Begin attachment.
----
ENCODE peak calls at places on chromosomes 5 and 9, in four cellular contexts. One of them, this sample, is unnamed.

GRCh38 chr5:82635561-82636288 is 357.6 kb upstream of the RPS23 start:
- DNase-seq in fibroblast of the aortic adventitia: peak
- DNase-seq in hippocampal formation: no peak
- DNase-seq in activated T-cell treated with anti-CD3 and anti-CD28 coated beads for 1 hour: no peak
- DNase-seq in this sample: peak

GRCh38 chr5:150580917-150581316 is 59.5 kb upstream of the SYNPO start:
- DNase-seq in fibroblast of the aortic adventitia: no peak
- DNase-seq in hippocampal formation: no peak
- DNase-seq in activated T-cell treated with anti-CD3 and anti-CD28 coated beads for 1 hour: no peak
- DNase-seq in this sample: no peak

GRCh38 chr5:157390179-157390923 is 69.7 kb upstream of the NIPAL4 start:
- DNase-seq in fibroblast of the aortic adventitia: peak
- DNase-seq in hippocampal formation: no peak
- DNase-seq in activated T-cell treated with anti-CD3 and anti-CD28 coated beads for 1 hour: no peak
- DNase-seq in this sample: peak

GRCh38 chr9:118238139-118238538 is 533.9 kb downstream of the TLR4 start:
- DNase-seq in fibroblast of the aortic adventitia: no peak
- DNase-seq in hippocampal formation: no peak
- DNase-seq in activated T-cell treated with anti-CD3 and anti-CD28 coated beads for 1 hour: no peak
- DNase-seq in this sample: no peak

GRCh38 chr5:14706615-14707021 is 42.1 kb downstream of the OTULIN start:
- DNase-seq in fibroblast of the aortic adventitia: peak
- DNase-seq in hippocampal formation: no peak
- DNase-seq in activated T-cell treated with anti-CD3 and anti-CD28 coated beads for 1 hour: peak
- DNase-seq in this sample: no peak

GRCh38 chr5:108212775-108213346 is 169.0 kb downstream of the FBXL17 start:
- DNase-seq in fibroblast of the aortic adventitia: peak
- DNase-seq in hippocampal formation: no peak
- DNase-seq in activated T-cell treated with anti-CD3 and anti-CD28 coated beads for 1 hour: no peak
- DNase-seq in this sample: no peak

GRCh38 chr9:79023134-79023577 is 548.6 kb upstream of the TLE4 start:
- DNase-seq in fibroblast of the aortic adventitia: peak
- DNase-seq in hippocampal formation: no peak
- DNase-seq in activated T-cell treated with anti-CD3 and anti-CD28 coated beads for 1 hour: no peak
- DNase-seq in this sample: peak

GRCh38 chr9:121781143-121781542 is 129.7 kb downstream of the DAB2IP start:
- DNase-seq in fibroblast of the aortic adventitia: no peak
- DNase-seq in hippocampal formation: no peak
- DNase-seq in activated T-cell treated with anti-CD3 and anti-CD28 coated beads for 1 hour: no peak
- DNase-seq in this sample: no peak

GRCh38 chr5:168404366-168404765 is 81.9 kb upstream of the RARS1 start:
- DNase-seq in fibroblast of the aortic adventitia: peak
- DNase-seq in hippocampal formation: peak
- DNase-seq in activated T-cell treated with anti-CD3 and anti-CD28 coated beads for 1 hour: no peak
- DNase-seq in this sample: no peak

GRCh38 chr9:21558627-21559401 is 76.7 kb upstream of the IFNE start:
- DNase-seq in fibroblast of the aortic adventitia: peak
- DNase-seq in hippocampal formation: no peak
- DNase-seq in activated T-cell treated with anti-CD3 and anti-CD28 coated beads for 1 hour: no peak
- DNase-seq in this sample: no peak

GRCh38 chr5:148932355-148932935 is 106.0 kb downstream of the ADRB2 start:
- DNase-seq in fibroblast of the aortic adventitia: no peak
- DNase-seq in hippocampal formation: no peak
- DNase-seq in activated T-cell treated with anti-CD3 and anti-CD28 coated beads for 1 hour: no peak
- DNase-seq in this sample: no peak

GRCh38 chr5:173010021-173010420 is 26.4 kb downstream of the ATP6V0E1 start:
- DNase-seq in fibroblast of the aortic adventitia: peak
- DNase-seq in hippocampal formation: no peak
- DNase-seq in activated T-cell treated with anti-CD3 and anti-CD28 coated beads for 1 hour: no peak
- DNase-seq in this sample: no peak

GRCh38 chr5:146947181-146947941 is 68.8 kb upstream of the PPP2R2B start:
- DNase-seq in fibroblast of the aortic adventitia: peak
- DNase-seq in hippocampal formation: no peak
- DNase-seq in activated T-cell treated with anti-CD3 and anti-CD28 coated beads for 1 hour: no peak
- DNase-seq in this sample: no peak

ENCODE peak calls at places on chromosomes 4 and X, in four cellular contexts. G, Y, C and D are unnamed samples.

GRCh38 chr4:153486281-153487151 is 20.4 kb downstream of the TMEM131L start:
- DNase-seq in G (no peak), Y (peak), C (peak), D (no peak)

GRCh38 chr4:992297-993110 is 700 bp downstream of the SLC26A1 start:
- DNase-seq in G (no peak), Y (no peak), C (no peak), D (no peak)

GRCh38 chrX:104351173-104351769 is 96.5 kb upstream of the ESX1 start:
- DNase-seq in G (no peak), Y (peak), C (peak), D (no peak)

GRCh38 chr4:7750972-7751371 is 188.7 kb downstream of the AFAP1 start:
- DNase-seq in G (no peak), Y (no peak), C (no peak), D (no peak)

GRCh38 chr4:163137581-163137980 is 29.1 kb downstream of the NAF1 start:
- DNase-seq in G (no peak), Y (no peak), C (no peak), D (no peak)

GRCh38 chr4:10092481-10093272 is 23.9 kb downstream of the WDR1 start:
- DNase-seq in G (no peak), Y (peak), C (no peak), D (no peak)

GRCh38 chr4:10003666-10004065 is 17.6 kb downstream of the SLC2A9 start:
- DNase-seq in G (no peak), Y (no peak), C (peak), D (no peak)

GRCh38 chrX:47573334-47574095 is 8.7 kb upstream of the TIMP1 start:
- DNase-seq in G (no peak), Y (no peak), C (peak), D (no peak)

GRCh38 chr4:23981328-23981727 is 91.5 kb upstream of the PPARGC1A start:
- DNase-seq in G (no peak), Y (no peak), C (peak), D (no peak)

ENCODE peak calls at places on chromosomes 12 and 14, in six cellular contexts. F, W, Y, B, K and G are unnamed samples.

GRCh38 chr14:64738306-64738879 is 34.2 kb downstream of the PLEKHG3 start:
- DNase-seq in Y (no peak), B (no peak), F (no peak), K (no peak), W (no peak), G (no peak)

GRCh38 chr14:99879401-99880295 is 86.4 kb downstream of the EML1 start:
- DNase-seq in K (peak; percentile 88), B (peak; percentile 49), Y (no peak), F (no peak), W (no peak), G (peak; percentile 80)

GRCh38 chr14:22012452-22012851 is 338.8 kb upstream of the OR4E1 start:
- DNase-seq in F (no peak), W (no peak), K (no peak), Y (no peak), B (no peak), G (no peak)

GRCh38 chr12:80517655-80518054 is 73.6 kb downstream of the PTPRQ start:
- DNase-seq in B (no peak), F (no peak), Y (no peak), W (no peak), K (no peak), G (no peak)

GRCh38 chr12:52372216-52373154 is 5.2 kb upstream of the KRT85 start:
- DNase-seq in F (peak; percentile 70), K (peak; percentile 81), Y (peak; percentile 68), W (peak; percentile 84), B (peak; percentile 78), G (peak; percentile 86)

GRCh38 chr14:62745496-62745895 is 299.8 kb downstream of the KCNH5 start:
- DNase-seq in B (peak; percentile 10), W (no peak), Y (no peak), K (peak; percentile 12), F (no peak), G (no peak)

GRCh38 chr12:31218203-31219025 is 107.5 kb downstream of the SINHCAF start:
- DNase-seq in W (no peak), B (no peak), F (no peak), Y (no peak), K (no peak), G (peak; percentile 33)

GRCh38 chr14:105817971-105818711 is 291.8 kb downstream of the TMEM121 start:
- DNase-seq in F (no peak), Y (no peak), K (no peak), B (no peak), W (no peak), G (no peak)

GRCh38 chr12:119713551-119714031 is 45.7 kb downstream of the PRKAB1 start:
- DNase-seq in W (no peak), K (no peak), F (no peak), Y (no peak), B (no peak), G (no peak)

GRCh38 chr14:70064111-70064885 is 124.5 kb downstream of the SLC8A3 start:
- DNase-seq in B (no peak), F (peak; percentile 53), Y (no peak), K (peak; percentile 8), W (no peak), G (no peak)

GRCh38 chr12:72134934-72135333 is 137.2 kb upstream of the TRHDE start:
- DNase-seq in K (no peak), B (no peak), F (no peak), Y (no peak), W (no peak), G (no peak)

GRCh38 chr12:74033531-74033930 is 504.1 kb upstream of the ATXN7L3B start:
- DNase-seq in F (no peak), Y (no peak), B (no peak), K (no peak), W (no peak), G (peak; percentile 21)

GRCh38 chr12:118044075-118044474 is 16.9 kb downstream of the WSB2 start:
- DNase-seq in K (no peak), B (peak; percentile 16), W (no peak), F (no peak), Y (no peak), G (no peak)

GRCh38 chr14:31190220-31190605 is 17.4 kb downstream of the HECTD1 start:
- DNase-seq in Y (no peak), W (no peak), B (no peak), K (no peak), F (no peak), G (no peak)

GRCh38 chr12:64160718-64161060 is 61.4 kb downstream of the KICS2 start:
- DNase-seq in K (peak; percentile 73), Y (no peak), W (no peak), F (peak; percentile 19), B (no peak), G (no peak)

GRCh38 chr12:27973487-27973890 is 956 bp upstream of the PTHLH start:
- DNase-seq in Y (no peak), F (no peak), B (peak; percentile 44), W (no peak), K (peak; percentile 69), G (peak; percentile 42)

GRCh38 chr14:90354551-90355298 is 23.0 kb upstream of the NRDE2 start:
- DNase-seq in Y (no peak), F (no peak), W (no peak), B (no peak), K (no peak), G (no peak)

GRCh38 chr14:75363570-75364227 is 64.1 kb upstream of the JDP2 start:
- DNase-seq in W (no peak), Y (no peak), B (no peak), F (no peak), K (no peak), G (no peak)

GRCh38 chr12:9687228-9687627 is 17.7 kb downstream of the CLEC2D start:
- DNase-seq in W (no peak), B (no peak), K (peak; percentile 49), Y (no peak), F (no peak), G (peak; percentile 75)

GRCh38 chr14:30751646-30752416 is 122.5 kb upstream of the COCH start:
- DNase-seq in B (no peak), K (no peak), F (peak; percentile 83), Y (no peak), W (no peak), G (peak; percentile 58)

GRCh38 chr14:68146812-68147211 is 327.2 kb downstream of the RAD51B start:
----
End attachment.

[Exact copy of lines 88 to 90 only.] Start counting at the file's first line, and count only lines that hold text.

- DNase-seq in Y (no peak), B (no peak), F (no peak), K (no peak), W (no peak), G (no peak)

GRCh38 chr14:99879401-99880295 is 86.4 kb downstream of the EML1 start:
- DNase-seq in K (peak; percentile 88), B (peak; percentile 49), Y (no peak), F (no peak), W (no peak), G (peak; percentile 80)